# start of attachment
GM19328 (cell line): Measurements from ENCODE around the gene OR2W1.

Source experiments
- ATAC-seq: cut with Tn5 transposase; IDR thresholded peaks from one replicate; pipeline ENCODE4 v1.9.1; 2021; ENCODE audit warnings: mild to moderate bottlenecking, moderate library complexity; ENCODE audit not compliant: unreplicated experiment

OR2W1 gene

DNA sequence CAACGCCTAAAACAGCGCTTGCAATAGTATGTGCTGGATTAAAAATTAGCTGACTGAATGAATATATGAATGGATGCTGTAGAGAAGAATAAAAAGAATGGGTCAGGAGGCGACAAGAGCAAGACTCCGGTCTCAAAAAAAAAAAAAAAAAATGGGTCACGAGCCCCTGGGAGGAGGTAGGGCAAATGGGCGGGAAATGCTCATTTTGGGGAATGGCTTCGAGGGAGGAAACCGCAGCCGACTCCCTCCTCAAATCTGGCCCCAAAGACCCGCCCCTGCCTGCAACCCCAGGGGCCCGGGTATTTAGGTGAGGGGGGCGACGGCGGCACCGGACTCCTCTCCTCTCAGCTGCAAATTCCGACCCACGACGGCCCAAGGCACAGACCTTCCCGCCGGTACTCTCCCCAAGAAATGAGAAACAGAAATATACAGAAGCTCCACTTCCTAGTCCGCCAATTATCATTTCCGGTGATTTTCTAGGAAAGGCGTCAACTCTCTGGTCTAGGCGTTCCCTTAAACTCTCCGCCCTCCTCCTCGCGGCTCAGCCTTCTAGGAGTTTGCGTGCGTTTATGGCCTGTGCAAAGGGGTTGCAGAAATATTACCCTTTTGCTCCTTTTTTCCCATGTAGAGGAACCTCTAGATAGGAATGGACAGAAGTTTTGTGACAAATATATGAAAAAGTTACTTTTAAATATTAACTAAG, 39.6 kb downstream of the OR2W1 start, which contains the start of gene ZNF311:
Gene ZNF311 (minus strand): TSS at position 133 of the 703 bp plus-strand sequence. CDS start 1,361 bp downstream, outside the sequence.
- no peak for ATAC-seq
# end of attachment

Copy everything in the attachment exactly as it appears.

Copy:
GM19328 (cell line): Measurements from ENCODE around the gene OR2W1.

Source experiments
- ATAC-seq: cut with Tn5 transposase; IDR thresholded peaks from one replicate; pipeline ENCODE4 v1.9.1; 2021; ENCODE audit warnings: mild to moderate bottlenecking, moderate library complexity; ENCODE audit not compliant: unreplicated experiment

OR2W1 gene

DNA sequence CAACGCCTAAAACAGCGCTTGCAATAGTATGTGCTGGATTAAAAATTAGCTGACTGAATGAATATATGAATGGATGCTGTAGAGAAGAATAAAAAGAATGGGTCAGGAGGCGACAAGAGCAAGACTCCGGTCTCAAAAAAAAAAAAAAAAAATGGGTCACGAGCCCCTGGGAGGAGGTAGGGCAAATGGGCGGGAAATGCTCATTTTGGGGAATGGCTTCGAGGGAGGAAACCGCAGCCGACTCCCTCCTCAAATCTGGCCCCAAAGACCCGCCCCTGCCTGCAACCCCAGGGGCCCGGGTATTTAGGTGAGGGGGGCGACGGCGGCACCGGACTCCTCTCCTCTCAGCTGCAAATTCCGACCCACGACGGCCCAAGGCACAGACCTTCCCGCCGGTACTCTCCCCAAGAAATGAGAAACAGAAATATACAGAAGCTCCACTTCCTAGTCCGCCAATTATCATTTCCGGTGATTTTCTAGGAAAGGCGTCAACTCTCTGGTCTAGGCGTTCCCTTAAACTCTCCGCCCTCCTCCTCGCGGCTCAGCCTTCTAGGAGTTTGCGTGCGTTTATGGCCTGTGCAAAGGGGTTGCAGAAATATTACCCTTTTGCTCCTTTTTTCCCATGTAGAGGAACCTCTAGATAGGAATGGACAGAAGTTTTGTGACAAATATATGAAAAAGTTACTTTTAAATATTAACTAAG, 39.6 kb downstream of the OR2W1 start, which contains the start of gene ZNF311:
Gene ZNF311 (minus strand): TSS at position 133 of the 703 bp plus-strand sequence. CDS start 1,361 bp downstream, outside the sequence.
- no peak for ATAC-seq